CatSynth video: ZiggyCat Purr FieldScaper Leaf Blower Orgy Of Noise Bill T Miller Drone Session

From Bill T Miller on YouTube, via matrixsynth.

Published on Jun 16, 2016
Ziggy Cat & Bill T Miller of Orgy Of Noise studio recording session at Headroom Studios Boston on December 5, 2015 (couple days before ZBC Radio appearance) – http://billtmiller.com/12.05.15.bill….

BTM RIG with FieldScaper iPad App with Ziggy Cat Purr & Leaf Blower Drone Samples controlled by Arturia Mini Lab Keyboard & custom BTM Spring-O-Phone instrument with Korg Mini-Kaoss Pad for Delay. (Moog Mother-32 Synth is pictured, but not used on this composition.)

Directed & Edited by Bill T Miller
Cameras: Bill T Miller & Sheri Hausey
Co-Producer / Assistant Editor: Ziggy Cat

X-tra THANX to Ziggy & Sheri
and Igor Vasiliev for creating FieldScaper & SoundScaper apps
and to DJ Deftly-D & DJ Josh B at WZBC Radio.

http://OrgyOfNoise.com

An Update on Luna

Luna napping

We got some unfortunate news the week after Luna’s visits to our regular vet and to our specialist. There has been a recurrence of the skin nodules, and possibly another mammary mass as well :(. This is not good news. But we will continue to do what we can for her. Our plan at this point is home chemotherapy for as long as needed, with the goal of arresting the growth of any cancer, and possibly shrinking it. It’s more “calling a truce” and keeping her healthy than aggressive attacks on the disease.

Luna herself is happy and healthy otherwise, her usual sweet and affectionate self. I am glad to see her enjoying life and seemingly unaffected by the disease. The goal is to keep her that way and have lots more time together. The complication right now is that it comes at a challenging juncture with my own medical issues – a story for another time – but we will make it work.

Thanks as always for your continued thoughts and purrs.

CDP and Lingua Incognita Session at All Tomorrow’s After Parties

Last week we reported on the the first night of NextNow Presents All Tomorrow’s After Parties that featured a performance by Vacuum Tree Head. Today we look at the next night of that festival, which took place on June 4 in Berkeley.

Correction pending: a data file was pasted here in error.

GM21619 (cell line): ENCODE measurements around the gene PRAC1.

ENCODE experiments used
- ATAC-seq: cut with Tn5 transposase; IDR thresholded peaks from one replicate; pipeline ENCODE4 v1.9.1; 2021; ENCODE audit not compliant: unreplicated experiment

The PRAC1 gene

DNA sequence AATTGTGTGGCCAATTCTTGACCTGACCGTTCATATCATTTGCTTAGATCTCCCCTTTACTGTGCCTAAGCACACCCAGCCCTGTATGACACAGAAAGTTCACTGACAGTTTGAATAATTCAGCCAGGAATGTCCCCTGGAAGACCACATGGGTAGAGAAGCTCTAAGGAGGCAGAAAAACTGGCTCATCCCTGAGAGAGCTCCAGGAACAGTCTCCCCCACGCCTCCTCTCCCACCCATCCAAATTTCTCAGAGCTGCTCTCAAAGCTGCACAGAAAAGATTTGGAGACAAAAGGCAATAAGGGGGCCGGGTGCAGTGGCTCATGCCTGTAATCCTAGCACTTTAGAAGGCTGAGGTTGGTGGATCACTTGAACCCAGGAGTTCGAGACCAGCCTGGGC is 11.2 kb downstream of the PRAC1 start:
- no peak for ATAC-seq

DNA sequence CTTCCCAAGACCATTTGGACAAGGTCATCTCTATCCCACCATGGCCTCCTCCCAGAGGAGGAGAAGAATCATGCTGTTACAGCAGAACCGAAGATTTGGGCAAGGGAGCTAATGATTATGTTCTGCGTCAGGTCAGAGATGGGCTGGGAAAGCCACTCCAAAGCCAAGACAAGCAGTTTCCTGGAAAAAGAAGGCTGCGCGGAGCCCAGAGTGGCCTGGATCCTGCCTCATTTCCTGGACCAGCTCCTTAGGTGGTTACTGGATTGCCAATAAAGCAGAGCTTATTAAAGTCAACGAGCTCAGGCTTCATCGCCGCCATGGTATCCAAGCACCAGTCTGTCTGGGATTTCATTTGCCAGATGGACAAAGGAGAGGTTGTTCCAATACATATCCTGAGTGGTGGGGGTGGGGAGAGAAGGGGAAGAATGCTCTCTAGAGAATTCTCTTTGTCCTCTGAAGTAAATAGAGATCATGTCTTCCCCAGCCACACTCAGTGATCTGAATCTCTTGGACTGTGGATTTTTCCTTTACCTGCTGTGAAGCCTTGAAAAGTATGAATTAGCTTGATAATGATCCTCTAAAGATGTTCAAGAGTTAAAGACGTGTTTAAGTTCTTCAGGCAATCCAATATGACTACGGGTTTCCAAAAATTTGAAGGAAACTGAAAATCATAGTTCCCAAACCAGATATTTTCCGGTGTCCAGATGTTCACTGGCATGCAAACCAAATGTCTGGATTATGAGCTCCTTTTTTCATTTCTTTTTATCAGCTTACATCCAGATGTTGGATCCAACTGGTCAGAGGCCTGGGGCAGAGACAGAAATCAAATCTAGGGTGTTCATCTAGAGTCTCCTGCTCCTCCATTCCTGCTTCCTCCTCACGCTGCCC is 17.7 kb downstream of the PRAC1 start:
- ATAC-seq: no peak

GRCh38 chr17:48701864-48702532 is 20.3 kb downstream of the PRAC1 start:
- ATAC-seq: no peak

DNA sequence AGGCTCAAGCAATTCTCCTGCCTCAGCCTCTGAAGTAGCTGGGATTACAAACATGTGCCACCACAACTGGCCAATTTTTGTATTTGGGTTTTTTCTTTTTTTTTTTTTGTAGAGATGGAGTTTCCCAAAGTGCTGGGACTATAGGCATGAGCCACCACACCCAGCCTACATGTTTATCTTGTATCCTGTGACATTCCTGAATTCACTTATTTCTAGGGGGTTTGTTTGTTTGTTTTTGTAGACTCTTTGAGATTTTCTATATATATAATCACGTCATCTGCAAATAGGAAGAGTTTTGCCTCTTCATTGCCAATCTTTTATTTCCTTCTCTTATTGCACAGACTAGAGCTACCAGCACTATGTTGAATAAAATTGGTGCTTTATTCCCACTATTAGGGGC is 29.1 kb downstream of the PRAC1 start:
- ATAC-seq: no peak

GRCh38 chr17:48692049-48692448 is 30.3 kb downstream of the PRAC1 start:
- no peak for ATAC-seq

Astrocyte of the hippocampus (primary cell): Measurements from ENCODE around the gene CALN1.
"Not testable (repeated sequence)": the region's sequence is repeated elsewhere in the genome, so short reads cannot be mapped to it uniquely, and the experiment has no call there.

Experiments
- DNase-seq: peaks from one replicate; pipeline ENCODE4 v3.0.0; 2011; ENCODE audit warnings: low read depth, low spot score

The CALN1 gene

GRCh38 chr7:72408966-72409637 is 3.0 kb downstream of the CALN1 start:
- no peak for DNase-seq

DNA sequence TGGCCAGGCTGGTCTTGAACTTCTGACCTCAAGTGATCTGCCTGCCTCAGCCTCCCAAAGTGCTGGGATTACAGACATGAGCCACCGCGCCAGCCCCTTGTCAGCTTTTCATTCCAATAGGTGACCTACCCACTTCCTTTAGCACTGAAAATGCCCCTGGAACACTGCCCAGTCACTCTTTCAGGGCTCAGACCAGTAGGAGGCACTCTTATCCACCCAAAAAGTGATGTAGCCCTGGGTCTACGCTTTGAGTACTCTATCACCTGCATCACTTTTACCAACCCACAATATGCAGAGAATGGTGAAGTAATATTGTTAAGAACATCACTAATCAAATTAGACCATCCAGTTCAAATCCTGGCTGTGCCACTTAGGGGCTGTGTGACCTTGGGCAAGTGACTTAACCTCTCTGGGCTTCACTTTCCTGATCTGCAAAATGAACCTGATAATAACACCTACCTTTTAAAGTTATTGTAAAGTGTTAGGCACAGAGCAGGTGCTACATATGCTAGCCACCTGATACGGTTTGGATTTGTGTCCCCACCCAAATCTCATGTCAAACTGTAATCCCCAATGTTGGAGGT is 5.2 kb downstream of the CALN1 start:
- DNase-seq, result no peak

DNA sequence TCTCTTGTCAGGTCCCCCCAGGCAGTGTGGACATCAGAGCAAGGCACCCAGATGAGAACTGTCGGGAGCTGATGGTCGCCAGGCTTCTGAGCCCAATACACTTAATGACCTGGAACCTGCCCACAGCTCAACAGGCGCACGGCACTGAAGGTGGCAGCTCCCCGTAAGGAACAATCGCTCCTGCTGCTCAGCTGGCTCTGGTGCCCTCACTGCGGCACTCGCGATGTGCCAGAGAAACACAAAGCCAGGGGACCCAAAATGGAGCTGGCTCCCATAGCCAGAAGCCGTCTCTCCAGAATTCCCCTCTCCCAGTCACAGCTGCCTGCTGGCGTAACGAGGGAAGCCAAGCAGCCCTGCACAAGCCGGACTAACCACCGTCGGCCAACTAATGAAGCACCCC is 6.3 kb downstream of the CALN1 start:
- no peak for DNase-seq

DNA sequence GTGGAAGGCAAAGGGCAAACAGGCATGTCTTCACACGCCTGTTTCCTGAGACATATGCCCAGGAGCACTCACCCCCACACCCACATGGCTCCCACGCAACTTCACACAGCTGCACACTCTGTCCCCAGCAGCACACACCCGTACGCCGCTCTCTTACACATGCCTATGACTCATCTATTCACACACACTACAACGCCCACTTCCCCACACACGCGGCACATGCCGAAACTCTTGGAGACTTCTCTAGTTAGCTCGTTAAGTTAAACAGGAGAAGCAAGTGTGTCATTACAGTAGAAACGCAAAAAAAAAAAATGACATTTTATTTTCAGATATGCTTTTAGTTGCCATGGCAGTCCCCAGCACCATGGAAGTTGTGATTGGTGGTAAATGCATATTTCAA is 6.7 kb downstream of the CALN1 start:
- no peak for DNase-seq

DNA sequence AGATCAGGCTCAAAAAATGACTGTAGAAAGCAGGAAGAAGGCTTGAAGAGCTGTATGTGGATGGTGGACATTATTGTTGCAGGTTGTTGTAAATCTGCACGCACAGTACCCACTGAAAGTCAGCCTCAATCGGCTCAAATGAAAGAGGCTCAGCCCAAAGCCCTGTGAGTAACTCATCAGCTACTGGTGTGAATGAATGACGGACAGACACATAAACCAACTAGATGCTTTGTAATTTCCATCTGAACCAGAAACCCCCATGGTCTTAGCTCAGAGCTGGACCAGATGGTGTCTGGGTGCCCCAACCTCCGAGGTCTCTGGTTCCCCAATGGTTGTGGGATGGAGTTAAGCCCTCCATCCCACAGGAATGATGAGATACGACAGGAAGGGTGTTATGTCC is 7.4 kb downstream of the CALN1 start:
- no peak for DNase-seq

CDP Trio

That event marked the debut of one of my new bands, Census Designated Place (or CDP). For this set, I was joined by Mark Pino on drums and Rent Romus on alto sax. The concept for this group is to combine my increased focus on jazz and funk with experimental sounds and ideas. We did two compositions of mine, plus an improvisation based on a graphical score painted by Mark. You can see and hear our full performance in this video.

CDP at Berkeley Arts, June 2016 from CatSynth on Vimeo.

Overall I was quite pleased with the set, and we all had a lot of fun. There is still some work to do tightening up the tunes (particularly White Wine), but that will come with time and practice. We were at our best with the rhythmic and idiomatic improvisation sections in all three pieces, especially the straight-eighth jazz and “disco” sections. And Rent did a tremendous job sitting in with the group, bringing a unique sound and style that I hope to continue in future performances.

All three of us also participated in the Lingua Incognita Session a project conceived by Mika Pontecorvo that also debuted at this event. The large ensemble featured two bassists (Eli Pontecorvo and Robert Kehlmann ), two drummers (Mark Pino and Aaron Levin, four wind players (Rent Romus, Kersti Abrams, Jaroba and Joshua Marshal, trumpet (Tony Passarell), keyboard (myself), and experimental electronics (Jack Hertz).

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This was quite a cast of characters to put together in a single group, let alone a purely improvisational group that had not rehearsed together before. And it could have pure cacophony, but everyone did their part to make this work. We started with a concept based on A Love Supreme, with different performers moving in and out of the texture, which moved between sections of rhythmic jamming and more abstract tones. I know I had a lot of fun, as did others, and we hope to do this again sometime.


The day began quite a bit earlier with Shiva X, which featured Tony Passarell on tenor saxophone and Robert Kehlmann – both of whom were part of the Lingua Incognito set – along with Jim Frink on drums.